Without a doubt, the amazing people I met at UBC were the highlight of my time as a graduate student.
What are key things you did that contributed to your success?
Clarifying my values and strategically putting them into action is key. I really care about helping people and sharing knowledge. I have done this through my clinical, teaching, research, consulting and knowledge translation endeavours - this has kept me grounded and focused on where I can be most effective. Being flexible and open to new experiences is an asset.
What is your best piece of advice for current graduate students preparing for their future careers?
"Play to your strengths". Graduate school is a fantastic place to learn about your own strengths and growth opportunities. It can be easy to feel alone and fall into a pit of despair focusing on your weaknesses. Instead, recognize everyone has something to offer. Play to your strengths - the activities that come easy to you, that you find fun, where things seem to "flow". If you have areas of weakness - don't dwell on those - either build competency and skills or figure out how you can outsource that activity to be successful. For example, maybe you will be a researcher who uses stats consultants instead of doing the stats yourself. That is not a big deal in the real world. Perhaps knowledge creation is not as exciting to you as real world application – a career outside academia can be awesome. Become who you are. Bonus tip: Think about what you want to be the "expert" in. Before my university defence, my research advisor said, "you are officially the world expert in...". I encourage students to think about this phrase as it applies to them and choose a research topic that they are passionate about.
Did you have any breaks in your education?
I had some unplanned breaks in my education due to personal and family health problems. My career progressed at a slower rate as a result but I gained a deeper understanding into the challenges faced by people living with health problems. Life is not a race.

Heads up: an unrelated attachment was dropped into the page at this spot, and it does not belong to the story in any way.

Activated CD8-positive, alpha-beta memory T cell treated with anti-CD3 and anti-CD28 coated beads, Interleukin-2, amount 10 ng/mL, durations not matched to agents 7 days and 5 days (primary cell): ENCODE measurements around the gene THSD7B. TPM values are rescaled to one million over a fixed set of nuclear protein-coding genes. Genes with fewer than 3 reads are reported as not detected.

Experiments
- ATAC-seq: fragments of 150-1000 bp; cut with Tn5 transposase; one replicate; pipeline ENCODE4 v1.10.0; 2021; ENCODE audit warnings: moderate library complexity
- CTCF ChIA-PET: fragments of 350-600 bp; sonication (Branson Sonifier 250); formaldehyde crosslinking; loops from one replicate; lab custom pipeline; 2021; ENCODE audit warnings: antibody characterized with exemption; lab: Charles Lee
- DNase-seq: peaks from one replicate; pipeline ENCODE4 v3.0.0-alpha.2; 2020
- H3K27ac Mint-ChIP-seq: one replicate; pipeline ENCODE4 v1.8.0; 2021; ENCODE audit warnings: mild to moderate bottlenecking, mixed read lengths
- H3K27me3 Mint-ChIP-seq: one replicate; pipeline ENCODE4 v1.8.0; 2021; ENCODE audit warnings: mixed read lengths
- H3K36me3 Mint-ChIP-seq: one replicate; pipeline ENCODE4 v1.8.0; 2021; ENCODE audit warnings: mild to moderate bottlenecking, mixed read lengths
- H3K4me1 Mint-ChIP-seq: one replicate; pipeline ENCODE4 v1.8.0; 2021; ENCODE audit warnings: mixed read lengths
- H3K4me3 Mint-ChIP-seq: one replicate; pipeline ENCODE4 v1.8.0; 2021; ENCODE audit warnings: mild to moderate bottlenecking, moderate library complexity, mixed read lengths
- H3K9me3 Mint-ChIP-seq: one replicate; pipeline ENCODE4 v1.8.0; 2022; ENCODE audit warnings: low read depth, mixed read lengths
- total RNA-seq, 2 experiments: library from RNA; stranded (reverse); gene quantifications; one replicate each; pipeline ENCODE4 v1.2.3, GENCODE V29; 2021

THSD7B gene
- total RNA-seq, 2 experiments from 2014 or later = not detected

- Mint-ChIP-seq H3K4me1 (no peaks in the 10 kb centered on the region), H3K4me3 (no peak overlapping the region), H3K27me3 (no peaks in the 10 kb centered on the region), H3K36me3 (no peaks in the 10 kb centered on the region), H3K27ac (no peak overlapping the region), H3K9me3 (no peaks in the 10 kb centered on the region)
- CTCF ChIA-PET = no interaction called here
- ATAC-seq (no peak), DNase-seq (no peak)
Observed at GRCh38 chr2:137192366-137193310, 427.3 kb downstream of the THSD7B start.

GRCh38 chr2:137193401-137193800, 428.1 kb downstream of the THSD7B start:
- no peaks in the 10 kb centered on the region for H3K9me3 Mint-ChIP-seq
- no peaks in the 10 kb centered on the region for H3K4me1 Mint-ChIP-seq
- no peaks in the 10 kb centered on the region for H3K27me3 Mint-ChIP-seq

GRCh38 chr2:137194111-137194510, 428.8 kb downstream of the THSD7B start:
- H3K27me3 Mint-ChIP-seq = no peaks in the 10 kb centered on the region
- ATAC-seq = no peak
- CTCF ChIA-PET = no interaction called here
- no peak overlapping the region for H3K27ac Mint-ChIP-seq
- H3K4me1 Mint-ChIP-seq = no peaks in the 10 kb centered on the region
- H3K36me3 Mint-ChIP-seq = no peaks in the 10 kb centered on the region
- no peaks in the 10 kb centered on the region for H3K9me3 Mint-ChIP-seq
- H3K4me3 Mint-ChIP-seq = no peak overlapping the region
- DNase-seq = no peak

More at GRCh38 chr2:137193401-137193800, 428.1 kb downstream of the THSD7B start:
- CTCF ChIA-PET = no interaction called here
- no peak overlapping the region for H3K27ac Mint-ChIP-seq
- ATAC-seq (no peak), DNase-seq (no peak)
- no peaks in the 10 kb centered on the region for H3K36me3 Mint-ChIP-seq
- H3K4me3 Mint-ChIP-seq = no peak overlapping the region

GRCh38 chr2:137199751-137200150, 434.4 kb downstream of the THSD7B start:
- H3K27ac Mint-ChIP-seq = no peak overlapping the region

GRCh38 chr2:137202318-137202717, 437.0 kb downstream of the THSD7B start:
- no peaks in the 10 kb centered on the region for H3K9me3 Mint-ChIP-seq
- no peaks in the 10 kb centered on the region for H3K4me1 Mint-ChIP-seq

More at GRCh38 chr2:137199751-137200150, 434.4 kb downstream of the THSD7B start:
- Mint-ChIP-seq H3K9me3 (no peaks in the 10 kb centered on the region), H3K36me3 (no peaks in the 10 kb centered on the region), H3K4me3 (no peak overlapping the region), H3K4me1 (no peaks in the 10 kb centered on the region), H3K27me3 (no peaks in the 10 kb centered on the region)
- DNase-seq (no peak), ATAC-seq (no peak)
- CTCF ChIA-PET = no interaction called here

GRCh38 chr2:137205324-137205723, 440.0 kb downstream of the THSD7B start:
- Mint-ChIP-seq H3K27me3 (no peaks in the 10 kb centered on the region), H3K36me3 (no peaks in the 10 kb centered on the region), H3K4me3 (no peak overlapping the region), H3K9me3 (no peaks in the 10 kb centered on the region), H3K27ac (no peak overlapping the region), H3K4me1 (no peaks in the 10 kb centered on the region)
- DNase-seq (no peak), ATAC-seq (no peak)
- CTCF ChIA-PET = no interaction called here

How did you find out about/obtain your current position?
Although I am frequently recruited, the opportunities I have accepted recently have been ones that happened organically through people I know or professional networks.
What challenges did you face in your graduate degree, or in launching your career?
I experienced personal health challenges and loss during my graduate career. It slowed me down. But when we stop moving fast, sometimes we can see more clearly. I gained a depth of understanding about the challenges clients, students and employees in difficult times and have been able to draw upon my personal experiences to help others.
How are jobs normally posted and filled in your organization or industry?
In addition to formal postings at institutions or in professional organization publications, LinkedIN and word of mouth are often used to recruit suitable candidates.
What do you like and what do you find challenging about your current position?
I enjoy applying a collaborative, research-based and goal oriented approach to help people achieve change. Challenges abound in the field of psychological health, especially related to limited resources. However, opportunities to further our knowledge and effect positive health change abound.